Results that matter, whether they’re associated with improving our communities, employee engagement, performance management, empowering others, being impactful or striving always to exceed expectations. Results do matter!
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Also, what makes you sleep well at night?
Certainty in the workplace and market stability. Volatility can create fear and unpredictability. Unpredictability can be worrisome for many and impactful to business. The financial system is critical to the functioning of our economy. As a financial institution, we must understand our role during times of change and uncertainty, as it relates to our clients, their businesses, as well as our employees. Change adaptability is imperative, including steering change and responding to change.
What concerns you most about what is happening in the financial industry today?
Security and cyber risks, regulatory uncertainty and talent management. Security and cyber risk is concerning as attacks are becoming more frequent and widespread. Tactics, techniques and methods continue to change at a rapid pace and higher level of sophistication; as such, banks must continually invest heavily in systems, technology and people. Regulatory uncertainty is concerning with respect to costs, implementation, and the required ongoing education of our workforce to ensure compliance. With respect to talent management, employee engagement must be a priority at all times to retain top performers within the industry and reduce turnover.
In terms of your community service, you have supported numerous organizations. Why do you feel it’s important to serve the community as an individual and as the head of KeyBank in Alaska?
The role we play in serving our community can be that much greater, simply because of the influence and additional outreach we are afforded as a leader within the community. It provides a platform to empower others to take action, as well as, inspire others to contribute to a cause. It is also a great way to build relationships, visibility and brand awareness. Our clients and employees consider corporate social responsibility to be very important. As a leader, it is important to create a culture of community involvement.
Next year, you will serve as the chairman for the American Heart Association’s Go Red for Women. What does it personally mean for you to be able to hold this position and to be involved with the American Heart Association?
Having a history of heart disease in my family, first and foremost, I think it is important to create awareness and motivate women to take action against heart disease. I am privileged to work with an incredible leadership team of women taking critical steps together to end heart disease and stroke. While so many women’s issues are front and center, it is disheartening to know that cardiovascular diseases still kill nearly one in every three women each year, claiming more lives than all forms of cancer combined.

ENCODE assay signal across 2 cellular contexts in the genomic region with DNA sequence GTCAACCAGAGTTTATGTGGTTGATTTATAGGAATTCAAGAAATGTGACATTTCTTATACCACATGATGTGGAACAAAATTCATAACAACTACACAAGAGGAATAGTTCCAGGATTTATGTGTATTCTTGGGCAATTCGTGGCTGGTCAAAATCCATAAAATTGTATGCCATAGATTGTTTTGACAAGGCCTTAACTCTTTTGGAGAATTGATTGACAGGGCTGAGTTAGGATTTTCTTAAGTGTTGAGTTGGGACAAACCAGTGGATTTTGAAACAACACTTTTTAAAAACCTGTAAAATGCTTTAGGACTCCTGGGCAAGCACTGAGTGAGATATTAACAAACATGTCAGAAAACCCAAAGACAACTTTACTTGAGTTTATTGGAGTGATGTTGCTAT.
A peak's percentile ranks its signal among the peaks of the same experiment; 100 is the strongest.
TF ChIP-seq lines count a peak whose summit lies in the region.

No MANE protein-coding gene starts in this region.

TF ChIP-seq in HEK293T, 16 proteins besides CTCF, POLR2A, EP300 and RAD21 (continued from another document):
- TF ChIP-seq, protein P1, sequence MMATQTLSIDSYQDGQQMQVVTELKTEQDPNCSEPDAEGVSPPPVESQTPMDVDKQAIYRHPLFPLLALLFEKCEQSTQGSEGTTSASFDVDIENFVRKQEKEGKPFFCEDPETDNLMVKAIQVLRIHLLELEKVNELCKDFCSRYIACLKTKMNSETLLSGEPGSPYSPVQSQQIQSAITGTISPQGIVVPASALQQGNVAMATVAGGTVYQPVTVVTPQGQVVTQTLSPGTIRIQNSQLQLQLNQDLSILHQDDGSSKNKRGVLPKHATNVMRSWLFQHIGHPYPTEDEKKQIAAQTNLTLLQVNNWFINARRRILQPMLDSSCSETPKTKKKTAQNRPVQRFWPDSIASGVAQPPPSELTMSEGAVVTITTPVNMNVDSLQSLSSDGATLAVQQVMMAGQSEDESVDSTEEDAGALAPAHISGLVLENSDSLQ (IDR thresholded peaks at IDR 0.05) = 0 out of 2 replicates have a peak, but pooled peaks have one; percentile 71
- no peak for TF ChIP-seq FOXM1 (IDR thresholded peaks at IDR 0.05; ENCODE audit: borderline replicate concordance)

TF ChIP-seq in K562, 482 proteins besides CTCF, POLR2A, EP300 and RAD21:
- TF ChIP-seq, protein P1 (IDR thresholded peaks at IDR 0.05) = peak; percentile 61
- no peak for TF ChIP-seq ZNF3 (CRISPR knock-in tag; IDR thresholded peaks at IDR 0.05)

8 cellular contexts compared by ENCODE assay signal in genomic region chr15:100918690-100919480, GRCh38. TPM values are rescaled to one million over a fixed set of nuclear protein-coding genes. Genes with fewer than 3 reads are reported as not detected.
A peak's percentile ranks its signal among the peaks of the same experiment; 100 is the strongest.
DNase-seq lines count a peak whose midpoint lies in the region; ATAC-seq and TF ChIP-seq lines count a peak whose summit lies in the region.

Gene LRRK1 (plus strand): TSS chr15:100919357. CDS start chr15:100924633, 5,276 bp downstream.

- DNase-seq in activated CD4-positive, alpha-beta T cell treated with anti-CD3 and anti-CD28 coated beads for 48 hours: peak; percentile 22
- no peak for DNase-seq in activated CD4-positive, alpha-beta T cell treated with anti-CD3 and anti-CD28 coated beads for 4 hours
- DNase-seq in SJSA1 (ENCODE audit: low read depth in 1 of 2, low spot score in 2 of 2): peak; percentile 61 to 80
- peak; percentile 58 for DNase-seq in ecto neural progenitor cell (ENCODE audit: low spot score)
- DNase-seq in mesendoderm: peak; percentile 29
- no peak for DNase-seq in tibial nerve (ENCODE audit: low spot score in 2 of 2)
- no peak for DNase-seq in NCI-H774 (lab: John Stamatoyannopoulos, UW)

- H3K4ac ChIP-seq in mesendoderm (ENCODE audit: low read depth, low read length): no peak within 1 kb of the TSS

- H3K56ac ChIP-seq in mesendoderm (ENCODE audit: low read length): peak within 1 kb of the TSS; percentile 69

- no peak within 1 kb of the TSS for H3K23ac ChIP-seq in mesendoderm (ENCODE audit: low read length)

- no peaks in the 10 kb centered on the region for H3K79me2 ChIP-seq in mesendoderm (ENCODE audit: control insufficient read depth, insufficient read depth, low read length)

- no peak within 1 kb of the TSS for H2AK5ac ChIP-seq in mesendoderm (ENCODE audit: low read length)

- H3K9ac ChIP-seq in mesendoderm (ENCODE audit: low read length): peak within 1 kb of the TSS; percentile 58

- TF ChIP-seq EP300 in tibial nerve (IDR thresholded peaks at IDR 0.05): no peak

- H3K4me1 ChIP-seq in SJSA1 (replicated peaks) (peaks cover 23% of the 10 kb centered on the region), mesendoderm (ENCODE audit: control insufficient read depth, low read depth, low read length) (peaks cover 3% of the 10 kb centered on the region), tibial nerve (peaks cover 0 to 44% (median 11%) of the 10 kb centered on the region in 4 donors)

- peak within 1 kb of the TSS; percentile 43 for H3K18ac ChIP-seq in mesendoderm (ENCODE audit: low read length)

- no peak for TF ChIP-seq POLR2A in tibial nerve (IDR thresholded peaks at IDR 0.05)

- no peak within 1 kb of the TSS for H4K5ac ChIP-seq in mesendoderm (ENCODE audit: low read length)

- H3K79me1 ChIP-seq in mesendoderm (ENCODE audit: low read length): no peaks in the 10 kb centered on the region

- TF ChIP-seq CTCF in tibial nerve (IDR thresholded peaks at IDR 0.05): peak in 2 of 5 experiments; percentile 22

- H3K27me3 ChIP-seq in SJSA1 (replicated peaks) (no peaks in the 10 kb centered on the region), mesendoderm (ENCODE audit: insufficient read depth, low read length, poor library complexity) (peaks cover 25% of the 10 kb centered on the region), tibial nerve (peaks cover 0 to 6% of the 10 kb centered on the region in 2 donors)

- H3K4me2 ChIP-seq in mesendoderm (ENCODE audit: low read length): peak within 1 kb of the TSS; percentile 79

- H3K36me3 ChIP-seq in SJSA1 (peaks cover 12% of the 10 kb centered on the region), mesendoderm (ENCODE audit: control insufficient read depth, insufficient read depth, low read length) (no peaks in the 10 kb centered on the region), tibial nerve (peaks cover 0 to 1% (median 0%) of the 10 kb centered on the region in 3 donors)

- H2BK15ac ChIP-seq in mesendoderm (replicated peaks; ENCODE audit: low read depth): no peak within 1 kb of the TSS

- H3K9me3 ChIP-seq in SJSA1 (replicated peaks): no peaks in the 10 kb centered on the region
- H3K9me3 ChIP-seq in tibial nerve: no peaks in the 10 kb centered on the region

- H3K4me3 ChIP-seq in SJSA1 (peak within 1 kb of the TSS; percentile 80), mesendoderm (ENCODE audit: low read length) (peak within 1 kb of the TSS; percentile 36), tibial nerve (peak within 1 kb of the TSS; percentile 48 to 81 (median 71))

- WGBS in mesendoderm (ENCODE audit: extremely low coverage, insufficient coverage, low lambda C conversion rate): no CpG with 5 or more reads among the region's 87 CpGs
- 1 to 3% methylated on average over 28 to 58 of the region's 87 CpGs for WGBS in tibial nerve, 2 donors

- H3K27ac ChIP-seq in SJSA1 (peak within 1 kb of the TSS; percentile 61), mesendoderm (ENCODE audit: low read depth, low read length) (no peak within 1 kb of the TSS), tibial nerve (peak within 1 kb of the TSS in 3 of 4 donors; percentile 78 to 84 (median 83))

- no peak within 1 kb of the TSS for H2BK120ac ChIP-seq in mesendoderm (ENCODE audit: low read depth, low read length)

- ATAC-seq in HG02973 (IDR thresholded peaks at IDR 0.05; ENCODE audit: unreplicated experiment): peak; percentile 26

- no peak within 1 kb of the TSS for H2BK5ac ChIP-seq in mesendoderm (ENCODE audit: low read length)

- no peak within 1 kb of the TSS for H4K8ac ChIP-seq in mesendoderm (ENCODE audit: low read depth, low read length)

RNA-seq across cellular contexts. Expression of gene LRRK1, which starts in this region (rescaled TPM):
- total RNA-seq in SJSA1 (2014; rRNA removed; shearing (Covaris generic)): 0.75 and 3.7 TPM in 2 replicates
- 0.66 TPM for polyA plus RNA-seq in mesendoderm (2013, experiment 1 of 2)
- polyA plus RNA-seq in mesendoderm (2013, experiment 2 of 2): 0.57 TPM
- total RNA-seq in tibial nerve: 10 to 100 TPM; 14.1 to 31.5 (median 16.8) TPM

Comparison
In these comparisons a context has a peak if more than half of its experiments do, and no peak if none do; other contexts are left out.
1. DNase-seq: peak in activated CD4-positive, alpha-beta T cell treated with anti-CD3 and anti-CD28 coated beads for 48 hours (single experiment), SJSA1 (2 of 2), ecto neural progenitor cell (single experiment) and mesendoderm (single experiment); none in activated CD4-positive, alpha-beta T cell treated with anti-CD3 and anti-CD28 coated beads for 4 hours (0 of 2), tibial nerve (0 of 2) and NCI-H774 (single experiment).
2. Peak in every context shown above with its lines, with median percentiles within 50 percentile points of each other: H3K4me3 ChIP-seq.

You actively support empowering women through KeyBank’s Executive Women’s Network, Key4Women and other initiatives. As a female executive, what do you think is one of the most important things organizations can do to address gender equality and sexual harassment in the workplace?
I am fortunate to work for a company that values and is committed to diversity in the workplace. Valuing diversity and fostering inclusion must start at the top. Achieving gender equality and addressing sexual harassment requires eliminating harmful practices both in the workplace and, as a society, on a global scale. Understanding unconscious bias is important. Access to resources and opportunities must be afforded on an equal basis.
What advice would you give to young women who are entering the banking industry in Alaska or elsewhere?
The financial industry has a long history of attracting energetic and ambitious individuals. Understand that it is an industry that will always navigate change due to regulatory, economic, technological and innovative business model changes. But change can often provide rewarding opportunities. Working in the banking industry is meaningful and impactful, providing diverse and innovative career opportunities. For women in particular, it provides a voice in which creative thinking and differentiated views are valued and rewarded. Banking can provide professional training and development opportunities. I would advise women in particular, to be their own advocate. Always be an advocate for change, seek mentorship, and consider all opportunities.